The appellate court concluded that the district court’s reliance on “formalistic evidentiary objections” prevented it from considering evidence that “likely could have been presented in an admissible form at trial.” For example, the plaintiffs responded to Corona’s objections by presenting declarations that authenticated the payroll data — the accuracy of which Corona never challenged — but the district court rejected the declarations as “new evidence.” The only thing new, however, was the authentication of the payroll data, not the payroll data itself.
The appellate court noted that the district court’s “narrow approach” told it nothing about whether the typicality requirement was actually satisfied, and thus prevented the court from determining whether allegations about Corona’s violation of California wage laws should most efficiently be resolved in a class action. In essence, the district court elevated evidentiary formalities over justice.
Using a paralegal to crunch data was not an ideal way to present evidence to the court. Still, the plaintiffs were certainly capable of giving admissible testimony that “we weren’t paid for all the hours we worked,” which is all it would have taken to demonstrate that they — and employees like them — were harmed by wage violations. That they did so only after Corona challenged the admissibility of the payroll analysis they presented hardly seems like a sufficient justification to deny an entire class of employees the opportunity to prove that Corona cheated them out of the full wages they earned.
The Ninth Circuit recently denied a petition to rehear the appeal en banc (that is, to have the entire court consider the issue), but five judges dissented from the denial. The dissenting judges believed that circuit precedent, the prevailing view in other circuits, and “the Supreme Court’s clear guidance” compel the conclusion that expert evidence must pass the Daubert test of admissibility before it can be considered in support of a certification motion.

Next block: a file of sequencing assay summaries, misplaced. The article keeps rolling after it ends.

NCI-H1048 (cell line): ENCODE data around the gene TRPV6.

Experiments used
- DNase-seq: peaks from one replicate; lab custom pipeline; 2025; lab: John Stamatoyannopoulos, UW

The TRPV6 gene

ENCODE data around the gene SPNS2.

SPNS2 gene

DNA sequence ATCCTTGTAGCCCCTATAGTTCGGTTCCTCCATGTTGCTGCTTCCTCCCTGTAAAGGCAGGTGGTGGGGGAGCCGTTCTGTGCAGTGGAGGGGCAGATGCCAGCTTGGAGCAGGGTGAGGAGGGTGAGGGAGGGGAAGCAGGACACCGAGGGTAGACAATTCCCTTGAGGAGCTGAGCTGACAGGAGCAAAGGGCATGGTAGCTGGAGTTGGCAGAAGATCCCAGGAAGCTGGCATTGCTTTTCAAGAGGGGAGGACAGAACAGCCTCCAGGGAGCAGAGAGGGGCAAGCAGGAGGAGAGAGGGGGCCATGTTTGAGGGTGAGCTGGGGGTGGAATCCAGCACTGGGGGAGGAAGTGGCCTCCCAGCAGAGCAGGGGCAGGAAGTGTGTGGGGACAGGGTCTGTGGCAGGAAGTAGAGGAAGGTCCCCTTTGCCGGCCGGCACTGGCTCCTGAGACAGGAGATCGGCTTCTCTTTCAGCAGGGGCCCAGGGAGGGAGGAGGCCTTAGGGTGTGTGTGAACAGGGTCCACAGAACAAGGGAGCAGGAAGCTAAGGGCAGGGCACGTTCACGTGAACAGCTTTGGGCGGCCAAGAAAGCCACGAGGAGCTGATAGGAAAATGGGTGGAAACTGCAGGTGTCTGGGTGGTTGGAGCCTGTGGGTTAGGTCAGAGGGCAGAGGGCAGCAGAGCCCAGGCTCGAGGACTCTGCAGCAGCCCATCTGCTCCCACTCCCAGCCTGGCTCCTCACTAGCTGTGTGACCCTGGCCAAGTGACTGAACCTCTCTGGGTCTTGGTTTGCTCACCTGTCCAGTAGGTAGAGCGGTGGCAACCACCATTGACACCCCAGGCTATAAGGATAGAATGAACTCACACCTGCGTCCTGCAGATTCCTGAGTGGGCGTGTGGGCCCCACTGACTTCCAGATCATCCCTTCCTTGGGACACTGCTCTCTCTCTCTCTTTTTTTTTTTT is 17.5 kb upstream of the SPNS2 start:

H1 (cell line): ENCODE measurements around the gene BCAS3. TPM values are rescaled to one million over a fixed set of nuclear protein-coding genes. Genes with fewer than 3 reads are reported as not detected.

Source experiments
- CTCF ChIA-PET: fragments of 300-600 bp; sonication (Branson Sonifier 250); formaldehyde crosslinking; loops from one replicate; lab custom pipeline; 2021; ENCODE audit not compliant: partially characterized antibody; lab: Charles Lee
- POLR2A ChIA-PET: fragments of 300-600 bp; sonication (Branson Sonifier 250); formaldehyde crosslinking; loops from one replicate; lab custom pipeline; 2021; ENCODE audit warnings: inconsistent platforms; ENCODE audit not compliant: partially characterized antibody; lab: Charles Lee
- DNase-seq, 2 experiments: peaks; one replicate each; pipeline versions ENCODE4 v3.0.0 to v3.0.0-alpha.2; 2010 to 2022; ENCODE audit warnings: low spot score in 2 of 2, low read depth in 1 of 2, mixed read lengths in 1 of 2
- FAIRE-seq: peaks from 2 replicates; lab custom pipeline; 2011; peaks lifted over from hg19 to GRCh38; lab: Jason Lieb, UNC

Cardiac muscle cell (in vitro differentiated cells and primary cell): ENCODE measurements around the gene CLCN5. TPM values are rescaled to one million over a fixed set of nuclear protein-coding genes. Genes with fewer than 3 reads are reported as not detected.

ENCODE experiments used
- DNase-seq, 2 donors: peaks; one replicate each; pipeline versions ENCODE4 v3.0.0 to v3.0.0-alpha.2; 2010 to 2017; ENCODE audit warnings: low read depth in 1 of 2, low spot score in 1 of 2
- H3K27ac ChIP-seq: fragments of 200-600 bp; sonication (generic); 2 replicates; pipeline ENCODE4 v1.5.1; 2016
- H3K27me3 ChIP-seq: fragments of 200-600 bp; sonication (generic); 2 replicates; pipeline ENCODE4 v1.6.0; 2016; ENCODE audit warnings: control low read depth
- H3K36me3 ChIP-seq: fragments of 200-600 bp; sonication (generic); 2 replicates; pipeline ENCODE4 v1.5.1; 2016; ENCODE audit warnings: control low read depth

The dissenters were incredulous that the other judges were willing to accept the calculations of a mere paralegal, whether or not the calculations were probably correct. The dissenters devote a footnote to their assumption that the paralegal’s simple arithmetic had to be supported by expert testimony, despite ample precedent for the proposition that arithmetical calculations that most reasonably intelligent people could make, and that most jurors could understand, need not be made by experts.
The Ninth Circuit’s decision results in an apparent circuit split that may be resolved by the Supreme Court if Corona petitions for review. In the meantime, prudent attorneys who need to present statistical evidence in support of certification motions would be well advised to hire a payroll expert, an accountant, or a statistician to derive conclusions from payroll records or other data compilations. Whether or not an expert is strictly necessary (and in some circuits, an expert’s testimony is vital), employing the services of an expert in a wage claim should significantly improve the odds that a court will certify a class.